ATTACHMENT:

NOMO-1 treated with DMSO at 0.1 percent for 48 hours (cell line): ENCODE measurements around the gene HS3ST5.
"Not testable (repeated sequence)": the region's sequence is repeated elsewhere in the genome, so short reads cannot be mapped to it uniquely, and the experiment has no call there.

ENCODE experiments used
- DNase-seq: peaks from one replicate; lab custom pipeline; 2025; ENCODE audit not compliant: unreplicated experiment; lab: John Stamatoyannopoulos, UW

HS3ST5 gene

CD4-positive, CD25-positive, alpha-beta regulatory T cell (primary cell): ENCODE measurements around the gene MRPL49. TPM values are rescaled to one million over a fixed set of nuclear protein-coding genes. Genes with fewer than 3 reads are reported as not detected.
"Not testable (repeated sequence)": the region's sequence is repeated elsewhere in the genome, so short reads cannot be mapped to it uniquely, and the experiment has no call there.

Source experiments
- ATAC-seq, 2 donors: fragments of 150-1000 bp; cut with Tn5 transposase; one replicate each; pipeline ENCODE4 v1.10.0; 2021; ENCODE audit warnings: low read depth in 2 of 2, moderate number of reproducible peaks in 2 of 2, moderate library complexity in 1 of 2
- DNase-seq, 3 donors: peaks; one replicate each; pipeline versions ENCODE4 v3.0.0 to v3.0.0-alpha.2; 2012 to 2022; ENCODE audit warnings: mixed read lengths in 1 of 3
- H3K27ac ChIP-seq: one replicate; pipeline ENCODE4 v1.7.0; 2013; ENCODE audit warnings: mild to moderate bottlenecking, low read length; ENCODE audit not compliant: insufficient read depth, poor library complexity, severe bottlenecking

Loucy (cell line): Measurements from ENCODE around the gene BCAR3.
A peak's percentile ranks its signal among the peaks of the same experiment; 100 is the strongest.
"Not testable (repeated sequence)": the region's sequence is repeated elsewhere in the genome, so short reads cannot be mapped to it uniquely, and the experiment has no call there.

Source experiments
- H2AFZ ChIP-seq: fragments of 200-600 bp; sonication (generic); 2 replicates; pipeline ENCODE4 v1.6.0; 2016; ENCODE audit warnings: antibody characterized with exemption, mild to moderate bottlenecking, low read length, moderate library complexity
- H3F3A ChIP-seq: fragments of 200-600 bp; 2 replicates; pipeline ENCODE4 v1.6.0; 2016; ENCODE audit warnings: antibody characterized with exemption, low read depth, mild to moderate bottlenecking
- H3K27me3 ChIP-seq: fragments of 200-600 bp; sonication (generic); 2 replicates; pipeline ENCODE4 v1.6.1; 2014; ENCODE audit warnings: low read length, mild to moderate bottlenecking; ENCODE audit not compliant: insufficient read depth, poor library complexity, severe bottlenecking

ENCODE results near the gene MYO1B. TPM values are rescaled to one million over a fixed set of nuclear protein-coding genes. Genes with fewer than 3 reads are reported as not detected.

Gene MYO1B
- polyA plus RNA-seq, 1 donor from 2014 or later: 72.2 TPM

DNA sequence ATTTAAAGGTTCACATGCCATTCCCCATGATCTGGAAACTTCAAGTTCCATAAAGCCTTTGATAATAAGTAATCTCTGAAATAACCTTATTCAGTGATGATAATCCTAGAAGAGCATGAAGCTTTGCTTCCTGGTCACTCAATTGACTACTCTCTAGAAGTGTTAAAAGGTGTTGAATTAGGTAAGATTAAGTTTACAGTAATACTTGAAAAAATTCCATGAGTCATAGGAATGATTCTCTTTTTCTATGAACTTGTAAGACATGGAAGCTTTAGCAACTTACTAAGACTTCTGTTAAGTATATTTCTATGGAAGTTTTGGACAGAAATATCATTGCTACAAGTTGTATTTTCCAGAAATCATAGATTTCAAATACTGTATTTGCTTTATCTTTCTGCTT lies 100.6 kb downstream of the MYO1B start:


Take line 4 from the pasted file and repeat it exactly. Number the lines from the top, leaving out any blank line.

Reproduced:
- DNase-seq: peaks from one replicate; lab custom pipeline; 2025; ENCODE audit not compliant: unreplicated experiment; lab: John Stamatoyannopoulos, UW